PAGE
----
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Well, I''ve owned sailed and lived aboard mine for over 25 years, and the guy I bought it from was the original owner, in his 70''s then, now dead it seems. But she does have the A-4 with vee drive. I want to change that to a diesel electric hybrid. Nothing against the A-4, it has served well, but it is not very fuel efficient and is heavy...and now that the oil pan has rusted out it seems an opportunity.
She is a fun boat to sail.
Regarding a couple of other notes, about the yawing downwind in big seas, it yaws with or without big sails but less than some other boats I''ve been on. Much less than some of the modern designs with the spade rudders. The full skeg helps with that as well as helps the rudder keep it grip.
And about weight carring, I have sailed on the Flicka and the Catalina 27 and a Grampion (SP?) about the same size, the all did worse performance wise than my boat when fully loaded. Of course, I never had four 250 lbs guys sitting on the rail! But I think any smaller boat will show it when you add cruising weight. -Ken
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Old 11-11-2004
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Compared to boats that preceeded them they go to windward quite well but compared to the boats that followed them they really are not all that weatherly. They also tend to be a little bit wet compared to a IMS typeform for example.

The thing about the IOR was that it narrowly defined the measurement points on a boat in a way that made it easy for designers to distort the boats to beat the rule. The problem was that it produced boats that were comparatively slow and generally not especially seaworthy. Some of the really early boats like the one we are discussing were still very good boats for their day but a lot happened in the years that followed.

What did you buy?

Jeff
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Old 11-11-2004
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Yes, most S&S boats at any rate were noted to be upwind witches and the NorthStar 500 is indeed close winded and powerful. Also wet, if you insist on putting your nose into the blow. But I have no qualms at all pointing her into 40 kts and big seas...just shut the hatch and clamp the potholders down on the stove, it''s gonna be a ride! When really into it, I have seen her roar down the front side of a sea and then stick her bow into the next sea all the way to the mast, then lift up and throw all that water into the cockpit. Urgh! But it doesn''t seem to slow her down much.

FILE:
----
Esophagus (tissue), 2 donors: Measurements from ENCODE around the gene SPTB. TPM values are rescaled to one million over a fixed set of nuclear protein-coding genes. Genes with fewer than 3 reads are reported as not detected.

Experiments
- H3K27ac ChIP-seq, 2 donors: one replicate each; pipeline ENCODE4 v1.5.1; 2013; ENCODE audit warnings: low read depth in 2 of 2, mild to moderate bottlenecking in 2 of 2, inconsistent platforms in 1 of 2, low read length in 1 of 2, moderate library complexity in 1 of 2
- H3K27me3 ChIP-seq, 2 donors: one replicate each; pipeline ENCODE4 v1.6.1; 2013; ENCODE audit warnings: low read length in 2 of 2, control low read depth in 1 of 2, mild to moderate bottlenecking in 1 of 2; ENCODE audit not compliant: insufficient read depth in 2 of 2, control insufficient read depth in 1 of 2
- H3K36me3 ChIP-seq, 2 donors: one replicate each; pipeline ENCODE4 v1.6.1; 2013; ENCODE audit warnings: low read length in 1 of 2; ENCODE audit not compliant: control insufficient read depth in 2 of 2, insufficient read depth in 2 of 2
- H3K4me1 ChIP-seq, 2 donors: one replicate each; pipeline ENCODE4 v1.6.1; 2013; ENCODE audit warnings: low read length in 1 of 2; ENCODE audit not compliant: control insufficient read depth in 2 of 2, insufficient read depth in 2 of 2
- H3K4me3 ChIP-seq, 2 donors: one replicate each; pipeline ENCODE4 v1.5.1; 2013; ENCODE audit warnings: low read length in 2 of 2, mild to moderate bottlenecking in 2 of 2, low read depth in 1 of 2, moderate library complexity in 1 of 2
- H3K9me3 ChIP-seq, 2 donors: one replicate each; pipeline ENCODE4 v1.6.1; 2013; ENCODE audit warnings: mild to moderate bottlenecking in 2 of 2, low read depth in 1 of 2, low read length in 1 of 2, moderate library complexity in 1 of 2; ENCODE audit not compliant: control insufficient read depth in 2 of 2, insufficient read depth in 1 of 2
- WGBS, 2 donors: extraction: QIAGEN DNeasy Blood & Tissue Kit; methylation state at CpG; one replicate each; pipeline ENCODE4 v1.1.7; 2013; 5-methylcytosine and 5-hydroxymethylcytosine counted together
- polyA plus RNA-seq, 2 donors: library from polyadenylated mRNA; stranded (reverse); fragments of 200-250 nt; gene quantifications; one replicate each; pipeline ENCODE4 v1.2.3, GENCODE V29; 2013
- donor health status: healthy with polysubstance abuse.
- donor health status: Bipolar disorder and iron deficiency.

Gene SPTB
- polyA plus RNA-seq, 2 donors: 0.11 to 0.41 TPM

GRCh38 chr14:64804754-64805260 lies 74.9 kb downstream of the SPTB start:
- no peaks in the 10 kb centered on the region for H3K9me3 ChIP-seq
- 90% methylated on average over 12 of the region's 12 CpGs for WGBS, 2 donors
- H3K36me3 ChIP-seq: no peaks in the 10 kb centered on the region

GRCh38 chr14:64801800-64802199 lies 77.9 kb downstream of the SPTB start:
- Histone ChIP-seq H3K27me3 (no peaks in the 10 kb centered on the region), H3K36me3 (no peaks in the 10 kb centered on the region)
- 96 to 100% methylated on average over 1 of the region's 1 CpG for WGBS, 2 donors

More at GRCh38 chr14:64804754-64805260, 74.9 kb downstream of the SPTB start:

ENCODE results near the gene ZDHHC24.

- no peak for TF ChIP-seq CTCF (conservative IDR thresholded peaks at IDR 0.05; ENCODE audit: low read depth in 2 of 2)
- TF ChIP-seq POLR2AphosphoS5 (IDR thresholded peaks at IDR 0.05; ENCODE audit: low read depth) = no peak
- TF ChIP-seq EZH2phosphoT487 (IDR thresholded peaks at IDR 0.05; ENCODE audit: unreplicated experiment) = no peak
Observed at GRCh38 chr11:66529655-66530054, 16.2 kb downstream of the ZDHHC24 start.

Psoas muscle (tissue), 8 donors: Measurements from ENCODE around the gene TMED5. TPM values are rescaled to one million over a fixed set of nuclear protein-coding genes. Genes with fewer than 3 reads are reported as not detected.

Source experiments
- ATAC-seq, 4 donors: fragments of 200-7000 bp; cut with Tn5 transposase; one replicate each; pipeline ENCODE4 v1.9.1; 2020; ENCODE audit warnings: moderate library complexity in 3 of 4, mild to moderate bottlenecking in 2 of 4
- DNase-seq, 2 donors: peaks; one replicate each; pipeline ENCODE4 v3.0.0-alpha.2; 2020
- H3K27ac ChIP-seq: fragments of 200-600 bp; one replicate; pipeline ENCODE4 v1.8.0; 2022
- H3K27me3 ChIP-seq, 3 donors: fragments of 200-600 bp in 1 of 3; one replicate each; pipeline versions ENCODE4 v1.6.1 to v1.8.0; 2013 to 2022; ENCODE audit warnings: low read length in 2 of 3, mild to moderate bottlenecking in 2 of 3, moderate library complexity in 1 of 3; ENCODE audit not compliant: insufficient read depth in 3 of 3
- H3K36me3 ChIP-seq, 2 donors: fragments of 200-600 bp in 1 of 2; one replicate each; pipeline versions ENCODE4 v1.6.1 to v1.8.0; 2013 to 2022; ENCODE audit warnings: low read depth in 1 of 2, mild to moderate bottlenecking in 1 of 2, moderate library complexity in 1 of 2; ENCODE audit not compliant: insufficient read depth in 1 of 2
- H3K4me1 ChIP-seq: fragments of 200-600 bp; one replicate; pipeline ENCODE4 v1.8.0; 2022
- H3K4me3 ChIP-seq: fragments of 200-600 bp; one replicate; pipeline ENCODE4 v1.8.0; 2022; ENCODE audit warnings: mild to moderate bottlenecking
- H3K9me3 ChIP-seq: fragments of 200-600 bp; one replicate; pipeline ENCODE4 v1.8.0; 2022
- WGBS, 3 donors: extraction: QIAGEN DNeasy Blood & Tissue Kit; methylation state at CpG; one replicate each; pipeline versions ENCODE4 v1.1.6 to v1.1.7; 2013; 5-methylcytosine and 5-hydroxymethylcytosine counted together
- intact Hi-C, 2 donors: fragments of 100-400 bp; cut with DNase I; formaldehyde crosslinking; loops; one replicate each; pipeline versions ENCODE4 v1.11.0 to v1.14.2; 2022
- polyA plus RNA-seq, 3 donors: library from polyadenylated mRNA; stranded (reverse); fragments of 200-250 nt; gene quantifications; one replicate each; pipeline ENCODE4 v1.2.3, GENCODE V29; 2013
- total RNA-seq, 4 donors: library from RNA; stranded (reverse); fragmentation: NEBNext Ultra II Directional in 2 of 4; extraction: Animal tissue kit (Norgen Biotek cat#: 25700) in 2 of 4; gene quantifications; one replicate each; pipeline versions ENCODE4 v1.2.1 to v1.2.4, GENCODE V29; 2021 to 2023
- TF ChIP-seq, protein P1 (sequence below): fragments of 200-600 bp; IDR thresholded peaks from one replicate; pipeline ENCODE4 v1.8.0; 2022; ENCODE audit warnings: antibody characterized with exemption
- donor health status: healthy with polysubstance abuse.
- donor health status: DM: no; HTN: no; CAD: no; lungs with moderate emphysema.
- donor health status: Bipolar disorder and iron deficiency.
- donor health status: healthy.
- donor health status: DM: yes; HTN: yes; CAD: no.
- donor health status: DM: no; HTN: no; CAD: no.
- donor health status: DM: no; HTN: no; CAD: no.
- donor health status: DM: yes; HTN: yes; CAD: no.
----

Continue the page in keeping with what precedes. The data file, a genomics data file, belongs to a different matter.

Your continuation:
These boats can be very solidly built. When I last crossed lake Okeechobee (SP?) several years back, the keel hit a submerged log that stopped us instantly from 6.5 kts. No visible damage. (I did not dive and look at the time, too many alligators around! But I did a few weeks later.)
There are NO stress cracks...none, anywhere on this well used hard sailed boat of 31 years. And there were no blisters for the first 18 years, then I sanded and re-painted, and now I have had a few small ones at the waterline.
But, the stb. toe rail DOES leak (when the present batch of goop fails once again), has done so forever, such a PITA to fix I never have.
The only other thing I intend to address someday is adding an inner forestay and running backs, so I can hang the storm jib inboard and also to prevent mast pump in some conditions. That is caused by the shrouds not being any fore and aft. -Ken
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A 1971 Palmer-Johnson 30 "P-J 30", aka "S&S 30". These were sold in the UK (where they were built by Aquafibre) as the "Aqua 30". P-Js imported them and added an extra 3 feet to the (keel-stepped) mast. The 34 footer is very similar but better known (e.g. "Morning Cloud" owned by Prime Minister Edward Heath). There is also an "S&S 30" that was built in Australia, but this is the same hull as our Yankee 30. My boat disp. 7000#, 3400# ballast, 9 ft. beam, 21 ft. LWL, with a recently rebuilt Albin 2-cyl. gas engine. This is our first keelboat, after having raced a Buccaneer 18 (centerboard sloop) for 17 years. We don''t plan to race this boat.